Should you let your child choose the decorations for their bedroom?Friday, July 19, 2013
If you’ve ever initiated an art session at home with your little ones, then you’ll know just how messy it can get. Letting your kid's imagination loose on their whole bedroom, therefore, might seem like a disaster in the making.
You might have a vision for the overall design aesthetic of your house, in which case it can be even more difficult to give in to the demands of your child, especially if their dream room involves overly ambitious alien murals or the reconstruction of a medieval castle. After all, you’re unlikely to have as much a say in the orderliness of their room at any other point; misguided wall colours and inappropriate wall art are surely what the teen years are for.
But then, it’s important to stop and ask yourself who you are decorating the room for. Is it for your child, or yourself? If your child is young, then it’s more of a given that you will pick all the different elements of the room personally, in a style that is in accord with your tastes. But when that child is better able to express themselves, it follows that they should have more of a say in the room that they will be playing in, sleeping in and dreaming in.
You might consider encouraging your child to assert their opinion on their room’s decor. Young children’s fancies can be changeable at the best of times, so it’s best to take their more outlandish requests with a pinch of salt. You can still retain the direction of your planned room, while incorporating or reinterpreting some of the elements your child is asking for. Wallpaper trims, accents of colour and fun children's beds and bedding sets are fantastic for establishing a middle ground between your child’s idea of a special haven and your more adult sensibilities. For example, hanging planetary mobiles will introduce a sense of adventure and educational value to a room, while a dreamy bed canopy will enable your daughter to achieve her princess fix.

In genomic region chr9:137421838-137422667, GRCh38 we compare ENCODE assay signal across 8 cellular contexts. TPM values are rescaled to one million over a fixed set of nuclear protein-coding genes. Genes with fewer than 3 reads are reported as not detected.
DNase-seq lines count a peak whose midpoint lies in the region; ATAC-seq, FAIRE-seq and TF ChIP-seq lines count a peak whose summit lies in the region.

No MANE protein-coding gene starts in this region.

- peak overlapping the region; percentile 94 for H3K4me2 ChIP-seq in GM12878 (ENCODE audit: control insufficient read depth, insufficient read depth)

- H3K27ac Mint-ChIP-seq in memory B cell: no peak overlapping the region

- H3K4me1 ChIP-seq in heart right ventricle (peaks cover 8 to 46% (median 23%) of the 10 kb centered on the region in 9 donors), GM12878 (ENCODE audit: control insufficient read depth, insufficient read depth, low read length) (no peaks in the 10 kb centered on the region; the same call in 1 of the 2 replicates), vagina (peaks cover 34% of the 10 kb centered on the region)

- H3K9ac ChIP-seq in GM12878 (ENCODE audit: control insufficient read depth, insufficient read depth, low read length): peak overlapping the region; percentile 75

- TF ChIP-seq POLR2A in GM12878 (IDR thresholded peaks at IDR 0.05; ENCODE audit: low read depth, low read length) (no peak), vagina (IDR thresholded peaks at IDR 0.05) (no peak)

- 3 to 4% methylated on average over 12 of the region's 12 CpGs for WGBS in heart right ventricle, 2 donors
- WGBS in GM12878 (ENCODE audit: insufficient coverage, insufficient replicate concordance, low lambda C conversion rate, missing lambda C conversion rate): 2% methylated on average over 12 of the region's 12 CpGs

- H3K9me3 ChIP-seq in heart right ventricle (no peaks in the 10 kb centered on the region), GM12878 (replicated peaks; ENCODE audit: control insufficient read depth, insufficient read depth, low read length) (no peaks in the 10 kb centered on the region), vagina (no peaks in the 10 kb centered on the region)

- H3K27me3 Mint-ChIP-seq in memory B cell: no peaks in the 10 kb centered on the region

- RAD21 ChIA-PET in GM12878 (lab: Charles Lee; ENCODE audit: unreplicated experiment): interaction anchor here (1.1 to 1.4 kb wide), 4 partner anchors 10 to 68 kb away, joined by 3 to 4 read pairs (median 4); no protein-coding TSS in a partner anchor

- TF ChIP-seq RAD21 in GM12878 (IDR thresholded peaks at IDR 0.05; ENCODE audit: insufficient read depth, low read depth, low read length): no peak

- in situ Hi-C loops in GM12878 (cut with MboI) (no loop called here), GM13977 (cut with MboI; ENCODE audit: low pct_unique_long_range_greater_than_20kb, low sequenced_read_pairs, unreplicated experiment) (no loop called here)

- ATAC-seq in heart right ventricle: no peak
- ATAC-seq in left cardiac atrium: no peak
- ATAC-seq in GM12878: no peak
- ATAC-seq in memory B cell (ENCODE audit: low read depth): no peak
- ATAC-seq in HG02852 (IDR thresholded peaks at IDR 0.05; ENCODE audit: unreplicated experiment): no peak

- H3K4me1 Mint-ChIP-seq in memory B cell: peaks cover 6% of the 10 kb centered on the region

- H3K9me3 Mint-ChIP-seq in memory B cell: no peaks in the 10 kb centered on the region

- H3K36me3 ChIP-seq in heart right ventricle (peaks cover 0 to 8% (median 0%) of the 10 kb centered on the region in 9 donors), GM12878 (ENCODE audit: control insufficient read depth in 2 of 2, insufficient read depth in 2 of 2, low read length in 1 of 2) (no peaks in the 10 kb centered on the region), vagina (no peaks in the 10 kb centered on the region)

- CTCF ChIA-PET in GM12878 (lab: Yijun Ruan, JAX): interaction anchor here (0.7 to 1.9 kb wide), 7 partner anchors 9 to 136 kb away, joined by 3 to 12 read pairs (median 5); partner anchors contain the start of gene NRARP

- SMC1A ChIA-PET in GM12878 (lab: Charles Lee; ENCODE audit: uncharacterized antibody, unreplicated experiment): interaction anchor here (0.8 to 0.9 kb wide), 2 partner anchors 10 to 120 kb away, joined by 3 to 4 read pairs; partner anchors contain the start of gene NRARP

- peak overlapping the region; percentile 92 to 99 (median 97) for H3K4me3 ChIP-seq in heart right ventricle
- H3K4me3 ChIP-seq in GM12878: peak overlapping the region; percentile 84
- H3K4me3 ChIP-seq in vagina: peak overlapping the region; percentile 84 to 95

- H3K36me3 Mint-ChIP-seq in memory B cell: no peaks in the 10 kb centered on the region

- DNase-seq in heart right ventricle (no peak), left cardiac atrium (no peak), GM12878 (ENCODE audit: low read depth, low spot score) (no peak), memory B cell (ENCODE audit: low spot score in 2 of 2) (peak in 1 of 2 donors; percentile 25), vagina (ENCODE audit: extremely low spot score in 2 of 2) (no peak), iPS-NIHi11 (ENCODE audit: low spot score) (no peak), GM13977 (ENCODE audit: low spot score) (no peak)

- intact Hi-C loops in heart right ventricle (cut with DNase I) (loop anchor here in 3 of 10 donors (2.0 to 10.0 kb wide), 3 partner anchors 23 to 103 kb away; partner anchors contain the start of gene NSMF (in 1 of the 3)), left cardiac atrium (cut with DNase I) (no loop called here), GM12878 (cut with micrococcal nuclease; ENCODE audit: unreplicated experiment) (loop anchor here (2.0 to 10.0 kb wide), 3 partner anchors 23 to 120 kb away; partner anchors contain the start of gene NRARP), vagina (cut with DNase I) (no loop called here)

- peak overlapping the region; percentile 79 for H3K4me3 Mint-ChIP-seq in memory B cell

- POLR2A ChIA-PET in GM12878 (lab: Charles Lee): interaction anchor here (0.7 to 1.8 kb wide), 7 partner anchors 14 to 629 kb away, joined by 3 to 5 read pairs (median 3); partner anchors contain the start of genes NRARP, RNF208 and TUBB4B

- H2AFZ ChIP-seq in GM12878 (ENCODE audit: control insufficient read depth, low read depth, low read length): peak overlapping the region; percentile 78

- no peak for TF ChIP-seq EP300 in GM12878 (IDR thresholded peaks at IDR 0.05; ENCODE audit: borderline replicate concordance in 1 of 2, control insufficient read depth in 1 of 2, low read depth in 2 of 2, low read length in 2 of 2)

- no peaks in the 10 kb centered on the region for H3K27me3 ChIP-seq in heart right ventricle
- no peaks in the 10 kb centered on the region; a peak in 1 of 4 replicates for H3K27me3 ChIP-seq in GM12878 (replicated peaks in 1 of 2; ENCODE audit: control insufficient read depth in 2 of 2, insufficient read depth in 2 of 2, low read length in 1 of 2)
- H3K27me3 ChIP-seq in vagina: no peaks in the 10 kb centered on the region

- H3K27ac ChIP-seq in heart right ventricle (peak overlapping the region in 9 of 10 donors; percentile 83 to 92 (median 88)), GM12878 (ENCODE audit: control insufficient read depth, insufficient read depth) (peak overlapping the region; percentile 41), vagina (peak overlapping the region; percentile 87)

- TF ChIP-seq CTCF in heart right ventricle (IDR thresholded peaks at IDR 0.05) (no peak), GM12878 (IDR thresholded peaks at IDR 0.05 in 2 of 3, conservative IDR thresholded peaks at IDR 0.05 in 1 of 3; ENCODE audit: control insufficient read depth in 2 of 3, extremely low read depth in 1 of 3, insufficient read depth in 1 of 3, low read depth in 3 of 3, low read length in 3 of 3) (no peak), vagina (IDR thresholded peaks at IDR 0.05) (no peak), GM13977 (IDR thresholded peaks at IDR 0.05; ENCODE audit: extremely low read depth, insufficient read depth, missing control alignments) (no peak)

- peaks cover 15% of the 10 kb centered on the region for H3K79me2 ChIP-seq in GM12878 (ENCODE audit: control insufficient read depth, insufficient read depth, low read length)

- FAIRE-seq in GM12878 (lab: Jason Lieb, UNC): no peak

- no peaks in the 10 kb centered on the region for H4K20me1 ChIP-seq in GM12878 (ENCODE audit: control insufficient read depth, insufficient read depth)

Asking your child about their dream room is also an opportunity to keep them constructively occupied by enlisting their help in painting a patch of wall. And when the paint has dried, chances are, they’ll be excited simply to have a change of scene.